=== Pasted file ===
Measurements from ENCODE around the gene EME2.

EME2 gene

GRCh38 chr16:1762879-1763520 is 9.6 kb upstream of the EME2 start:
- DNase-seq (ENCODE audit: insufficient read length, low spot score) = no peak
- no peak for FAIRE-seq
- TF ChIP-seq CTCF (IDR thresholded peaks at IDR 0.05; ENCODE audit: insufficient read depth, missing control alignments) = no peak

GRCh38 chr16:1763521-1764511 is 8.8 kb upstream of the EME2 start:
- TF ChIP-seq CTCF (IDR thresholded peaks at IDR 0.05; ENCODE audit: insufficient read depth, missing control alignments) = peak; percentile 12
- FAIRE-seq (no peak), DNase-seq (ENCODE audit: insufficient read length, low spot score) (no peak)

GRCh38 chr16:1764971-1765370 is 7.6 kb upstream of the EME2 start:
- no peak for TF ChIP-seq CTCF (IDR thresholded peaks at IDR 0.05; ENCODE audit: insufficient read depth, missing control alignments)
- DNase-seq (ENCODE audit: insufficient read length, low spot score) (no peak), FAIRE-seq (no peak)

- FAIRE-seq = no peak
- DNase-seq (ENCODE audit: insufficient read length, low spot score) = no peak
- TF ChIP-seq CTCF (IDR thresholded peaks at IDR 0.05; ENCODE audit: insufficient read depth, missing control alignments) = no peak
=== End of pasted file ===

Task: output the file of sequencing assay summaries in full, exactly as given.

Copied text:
Measurements from ENCODE around the gene EME2.

EME2 gene

GRCh38 chr16:1762879-1763520 is 9.6 kb upstream of the EME2 start:
- DNase-seq (ENCODE audit: insufficient read length, low spot score) = no peak
- no peak for FAIRE-seq
- TF ChIP-seq CTCF (IDR thresholded peaks at IDR 0.05; ENCODE audit: insufficient read depth, missing control alignments) = no peak

GRCh38 chr16:1763521-1764511 is 8.8 kb upstream of the EME2 start:
- TF ChIP-seq CTCF (IDR thresholded peaks at IDR 0.05; ENCODE audit: insufficient read depth, missing control alignments) = peak; percentile 12
- FAIRE-seq (no peak), DNase-seq (ENCODE audit: insufficient read length, low spot score) (no peak)

GRCh38 chr16:1764971-1765370 is 7.6 kb upstream of the EME2 start:
- no peak for TF ChIP-seq CTCF (IDR thresholded peaks at IDR 0.05; ENCODE audit: insufficient read depth, missing control alignments)
- DNase-seq (ENCODE audit: insufficient read length, low spot score) (no peak), FAIRE-seq (no peak)

- FAIRE-seq = no peak
- DNase-seq (ENCODE audit: insufficient read length, low spot score) = no peak
- TF ChIP-seq CTCF (IDR thresholded peaks at IDR 0.05; ENCODE audit: insufficient read depth, missing control alignments) = no peak